Monday, May 9, 2011

Meatless Monday: Stepping Out on the Wild Side

Happy Monday everyone. 

The Wooster Square Farmers Market opened for the season on Saturday, and Google was there, driving many a sale.

“What’s in the bag?” I asked the students staffing the Yale Sustainable Food Project  booth. “Nettles,” they replied. “Nettles? What do you do with them?” I asked. “Some people make them into tea. You can use them in soup. Google nettles and you’ll  find lots of recipes. Just be sure to cook them first.” The nettle leaves had an intense dark green color and certainly looked very fresh. I was told they’d been selling very well that morning, and they were only $3 a bag. I’d gone to the market in search of a culinary adventure and gladly handed over exact change.

Dirty, reeking ramps
I moved on to a similar experience with a farmer selling ramps, which I knew to be a very coveted item on Top Chef. They didn’t look like much — small bulbs, purple stems, many roots (holding lots of dirt), floppy leaves. The price? Sold by the small bunch, it came out to about 50¢ a bulb. “How would I cook them?” “Just google, you’ll find lots of recipes.”  

As I was handing over my money, and the farmer was handing over my purchase, I discovered that ramps reek, really. I gladly accepted the plastic bag the farmer offered (and tied it in a knot as I left the booth). I also learned that the farmer had not cultivated the ramps: they grew wild on his property and only recently had become desirable enough for the farmer to harvest and bring them to market. 

Somewhere in rural America they are laughing — twice over! When I got home and showed my farm-raised husband the nettles I had bought for only $3, he responded, “I’m pretty sure those are the weeds we dug out of the pasture, and I don’t think we ever ate them.” Between the ramps and the nettles I had handed over $8 for some very local weeds. How very sustainable of me!

Back to the nettles. I was lucky enough to leave them in the bag until I’d done my googling. The Yalies had neglected to tell me I would need protective hand-gear to prepare them for cooking. Nettles Urtica dioica are a common weed throughout North America (except apparently in Arkansas) whose scientific name comes from the Latin word uro, which means “I burn.” Also called “stinging nettles,” the plant’s stems and leaves are covered with tiny, needle-like hairs that will give anyone who touches or brushes against them unprotected a nasty and very itchy rash. 

Cooking renders these compounds harmless. Nettles can be cooked and eaten, dried for tea, or brewed into beer! The plant is rich in minerals, and has for years been uses as a tonic and, in dried form, for treating wounds. Naturalist Steve Brill believes that eating nettles or drinking their tea makes your hair brighter, thicker and shinier. Medical researchers are exploring the use of nettle root, nettle leaves, and nettle spines for treating a long list of ailments.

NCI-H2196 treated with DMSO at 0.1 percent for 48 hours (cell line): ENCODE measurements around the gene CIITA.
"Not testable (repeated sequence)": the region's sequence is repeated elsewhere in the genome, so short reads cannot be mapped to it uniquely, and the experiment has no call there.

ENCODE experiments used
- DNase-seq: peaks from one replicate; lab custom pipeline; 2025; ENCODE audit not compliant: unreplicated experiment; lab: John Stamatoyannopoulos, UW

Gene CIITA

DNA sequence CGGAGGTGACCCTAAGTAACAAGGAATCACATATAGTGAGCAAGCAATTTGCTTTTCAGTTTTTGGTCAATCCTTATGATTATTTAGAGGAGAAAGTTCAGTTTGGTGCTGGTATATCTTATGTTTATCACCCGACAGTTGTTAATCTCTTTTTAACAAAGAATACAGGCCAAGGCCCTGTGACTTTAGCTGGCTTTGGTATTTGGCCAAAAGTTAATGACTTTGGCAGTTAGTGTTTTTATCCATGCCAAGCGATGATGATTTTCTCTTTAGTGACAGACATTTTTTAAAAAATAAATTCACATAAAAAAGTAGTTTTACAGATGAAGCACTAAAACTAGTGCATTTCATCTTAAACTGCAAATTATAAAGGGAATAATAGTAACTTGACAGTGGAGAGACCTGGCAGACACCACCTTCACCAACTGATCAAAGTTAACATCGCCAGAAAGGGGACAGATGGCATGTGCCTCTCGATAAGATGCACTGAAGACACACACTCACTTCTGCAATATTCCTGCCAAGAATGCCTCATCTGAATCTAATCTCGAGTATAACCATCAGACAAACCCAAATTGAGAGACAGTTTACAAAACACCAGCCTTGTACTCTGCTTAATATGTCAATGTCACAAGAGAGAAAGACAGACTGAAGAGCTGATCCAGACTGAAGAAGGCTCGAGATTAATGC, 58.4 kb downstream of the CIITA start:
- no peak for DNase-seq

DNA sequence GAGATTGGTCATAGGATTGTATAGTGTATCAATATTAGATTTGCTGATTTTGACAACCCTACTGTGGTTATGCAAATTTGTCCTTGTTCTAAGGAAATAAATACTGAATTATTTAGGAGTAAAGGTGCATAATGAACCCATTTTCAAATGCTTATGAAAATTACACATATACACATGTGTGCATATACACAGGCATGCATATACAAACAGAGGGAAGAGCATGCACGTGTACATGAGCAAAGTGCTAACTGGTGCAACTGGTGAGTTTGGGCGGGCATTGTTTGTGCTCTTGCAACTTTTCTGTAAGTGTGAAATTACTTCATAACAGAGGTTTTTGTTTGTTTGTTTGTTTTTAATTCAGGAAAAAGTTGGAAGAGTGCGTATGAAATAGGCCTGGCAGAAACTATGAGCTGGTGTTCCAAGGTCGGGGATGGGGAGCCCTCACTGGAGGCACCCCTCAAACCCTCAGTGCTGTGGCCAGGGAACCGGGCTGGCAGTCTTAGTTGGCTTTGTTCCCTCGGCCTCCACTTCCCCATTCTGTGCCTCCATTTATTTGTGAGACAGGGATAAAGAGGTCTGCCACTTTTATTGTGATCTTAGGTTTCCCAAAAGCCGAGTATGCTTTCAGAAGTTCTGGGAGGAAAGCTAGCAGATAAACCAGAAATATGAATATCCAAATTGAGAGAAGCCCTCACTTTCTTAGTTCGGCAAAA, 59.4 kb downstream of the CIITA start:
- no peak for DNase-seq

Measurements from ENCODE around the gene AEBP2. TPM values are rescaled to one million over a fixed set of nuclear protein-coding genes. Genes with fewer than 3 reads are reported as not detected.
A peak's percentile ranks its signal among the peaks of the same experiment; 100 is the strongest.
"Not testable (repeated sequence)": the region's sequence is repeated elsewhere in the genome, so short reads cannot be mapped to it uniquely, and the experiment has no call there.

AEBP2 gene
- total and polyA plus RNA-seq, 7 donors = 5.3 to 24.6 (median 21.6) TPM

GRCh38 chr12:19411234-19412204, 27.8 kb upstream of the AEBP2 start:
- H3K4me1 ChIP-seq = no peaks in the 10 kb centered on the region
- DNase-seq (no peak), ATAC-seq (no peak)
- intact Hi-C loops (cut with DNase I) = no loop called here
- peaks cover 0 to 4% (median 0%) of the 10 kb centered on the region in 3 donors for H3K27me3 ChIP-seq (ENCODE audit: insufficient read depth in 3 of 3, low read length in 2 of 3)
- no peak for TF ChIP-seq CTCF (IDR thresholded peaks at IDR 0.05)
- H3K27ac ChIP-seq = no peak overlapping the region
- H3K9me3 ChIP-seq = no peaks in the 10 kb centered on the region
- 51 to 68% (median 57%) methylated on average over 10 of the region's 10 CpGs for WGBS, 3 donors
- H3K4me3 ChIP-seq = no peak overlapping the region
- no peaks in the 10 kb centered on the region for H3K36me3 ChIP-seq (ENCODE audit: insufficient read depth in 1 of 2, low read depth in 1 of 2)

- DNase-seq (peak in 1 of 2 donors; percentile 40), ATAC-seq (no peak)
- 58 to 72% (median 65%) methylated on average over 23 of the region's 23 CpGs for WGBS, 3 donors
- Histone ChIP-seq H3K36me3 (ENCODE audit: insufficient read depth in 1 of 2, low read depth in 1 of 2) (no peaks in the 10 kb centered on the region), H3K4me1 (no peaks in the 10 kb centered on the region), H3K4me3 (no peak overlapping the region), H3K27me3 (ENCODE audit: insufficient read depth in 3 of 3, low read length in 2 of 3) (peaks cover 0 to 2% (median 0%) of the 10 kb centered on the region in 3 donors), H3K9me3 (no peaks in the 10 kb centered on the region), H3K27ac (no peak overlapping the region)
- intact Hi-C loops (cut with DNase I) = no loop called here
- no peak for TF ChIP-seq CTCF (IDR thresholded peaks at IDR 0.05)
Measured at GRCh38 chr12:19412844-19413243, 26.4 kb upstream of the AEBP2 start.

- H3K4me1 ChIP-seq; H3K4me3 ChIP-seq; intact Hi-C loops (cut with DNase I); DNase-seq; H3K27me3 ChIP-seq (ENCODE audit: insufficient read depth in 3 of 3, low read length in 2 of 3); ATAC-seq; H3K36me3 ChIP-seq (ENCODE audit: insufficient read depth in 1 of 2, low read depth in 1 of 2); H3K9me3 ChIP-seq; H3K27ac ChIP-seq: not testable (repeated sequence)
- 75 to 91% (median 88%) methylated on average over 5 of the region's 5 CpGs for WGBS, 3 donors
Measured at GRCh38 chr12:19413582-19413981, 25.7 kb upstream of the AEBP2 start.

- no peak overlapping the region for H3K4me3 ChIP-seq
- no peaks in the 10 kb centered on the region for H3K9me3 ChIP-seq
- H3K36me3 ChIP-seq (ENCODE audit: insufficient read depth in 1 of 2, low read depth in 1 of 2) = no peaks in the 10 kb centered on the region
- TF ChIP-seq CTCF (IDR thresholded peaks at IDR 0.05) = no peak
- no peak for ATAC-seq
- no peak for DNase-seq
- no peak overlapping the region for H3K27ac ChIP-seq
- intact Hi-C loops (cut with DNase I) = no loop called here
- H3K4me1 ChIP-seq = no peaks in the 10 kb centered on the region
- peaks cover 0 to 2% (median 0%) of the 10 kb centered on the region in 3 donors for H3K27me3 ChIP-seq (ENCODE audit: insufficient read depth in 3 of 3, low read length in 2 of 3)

Walking on the Wild Side Spring Nettle Soup
I chose soup for my experiment and googled a few of promising recipes. Step one was always the same for both — wear a pair of gloves while removing the stems from the leaves. Inspired by Molly Watson’s “Stinging Nettles Soup” and “Blue Ridge Restaurant’s Stinging Nettle Soup” to come up with this one of my own.

Walking on the Wild Side Spring Nettle Soup

1/4 pound fresh nettle leaves 
[NOTE: Use gloves while removing stems from leaves.]
1 tbsp butter
1 onion diced
3 shallots diced
1 lb. organic russet potatoes, peeled and diced
6 cups vegetable stock [I used all natural vegetable bouillon cubes]
Juice of two lemons
1 tsp sea salt
1/4 tsp ground nutmeg
freshly ground black pepper
2 % Greek yogurt for garnish

Melt the butter in a soup pot over low heat. 
Add the onions and shallots and stir until transparent.
Add the stock and potatoes. Turn up heat to medium high. 
Bring to a boil and then lower heat to simmer until potatoes are tender.
Add the nettle leaves and cook gently for 7 minutes. 
Add lemon juice and seasonings.
Remove from heat.
Purée in the pot with an immersion blender.
Serve hot with a dollop of Greek yogurt.

Aside from preparing the nettles, the soup couldn’t be easier to make. The smell was wonderful. The taste delicious. The color so Springy! The only thing I might do is add another large potato or two to make it just a bit thicker. Go ahead, walk on the wild side.

Have a great week. Come back next Monday to find out what I did with the ramps.

I try to blog on food or food issues each Monday in support of Meatless Monday, one of several programs developed in the Healthy Monday project, founded in 2003 in association with Columbia University’s Mailman School of Public Health, Johns Hopkins Bloomberg School of Public Health and Syracuse University’s Newhouse School of Communications. Meatless Monday’s goal is “to help reduce meat consumption 15% in order to improve personal health and the health of our planet.”

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